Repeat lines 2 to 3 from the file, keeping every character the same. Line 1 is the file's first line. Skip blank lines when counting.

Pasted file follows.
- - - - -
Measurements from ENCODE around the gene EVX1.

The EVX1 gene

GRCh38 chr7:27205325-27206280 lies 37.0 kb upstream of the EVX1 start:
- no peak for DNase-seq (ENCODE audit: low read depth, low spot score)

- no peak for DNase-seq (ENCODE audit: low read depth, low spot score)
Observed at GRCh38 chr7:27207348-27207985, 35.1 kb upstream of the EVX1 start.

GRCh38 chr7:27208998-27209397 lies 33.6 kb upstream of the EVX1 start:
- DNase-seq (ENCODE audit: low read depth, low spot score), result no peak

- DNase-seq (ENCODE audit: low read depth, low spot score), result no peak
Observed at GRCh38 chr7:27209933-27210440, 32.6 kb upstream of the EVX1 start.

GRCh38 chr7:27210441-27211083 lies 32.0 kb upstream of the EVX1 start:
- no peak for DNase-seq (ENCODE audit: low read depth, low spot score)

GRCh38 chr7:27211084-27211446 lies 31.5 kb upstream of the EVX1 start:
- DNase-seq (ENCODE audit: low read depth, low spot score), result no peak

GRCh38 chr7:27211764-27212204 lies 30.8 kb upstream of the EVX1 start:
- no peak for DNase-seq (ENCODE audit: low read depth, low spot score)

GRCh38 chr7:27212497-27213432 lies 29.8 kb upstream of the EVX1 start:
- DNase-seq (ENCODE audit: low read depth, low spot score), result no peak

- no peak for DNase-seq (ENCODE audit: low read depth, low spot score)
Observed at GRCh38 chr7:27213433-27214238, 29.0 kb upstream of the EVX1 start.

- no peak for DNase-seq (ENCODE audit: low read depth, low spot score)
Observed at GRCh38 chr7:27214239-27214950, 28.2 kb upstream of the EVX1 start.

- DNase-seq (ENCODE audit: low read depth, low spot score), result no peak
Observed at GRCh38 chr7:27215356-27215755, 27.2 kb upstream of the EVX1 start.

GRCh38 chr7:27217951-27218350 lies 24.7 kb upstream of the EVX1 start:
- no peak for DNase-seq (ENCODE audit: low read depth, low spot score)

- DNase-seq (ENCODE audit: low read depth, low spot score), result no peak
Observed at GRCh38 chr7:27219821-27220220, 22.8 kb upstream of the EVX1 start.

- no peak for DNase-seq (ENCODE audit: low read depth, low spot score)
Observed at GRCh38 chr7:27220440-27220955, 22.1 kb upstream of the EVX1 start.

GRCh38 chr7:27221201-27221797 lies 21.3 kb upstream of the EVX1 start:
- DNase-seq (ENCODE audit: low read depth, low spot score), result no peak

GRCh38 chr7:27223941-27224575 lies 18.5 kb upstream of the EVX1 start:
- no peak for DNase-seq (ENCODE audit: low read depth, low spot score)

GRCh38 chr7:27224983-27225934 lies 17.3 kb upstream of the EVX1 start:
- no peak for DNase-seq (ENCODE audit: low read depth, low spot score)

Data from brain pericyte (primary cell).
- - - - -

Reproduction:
The EVX1 gene

GRCh38 chr7:27205325-27206280 lies 37.0 kb upstream of the EVX1 start: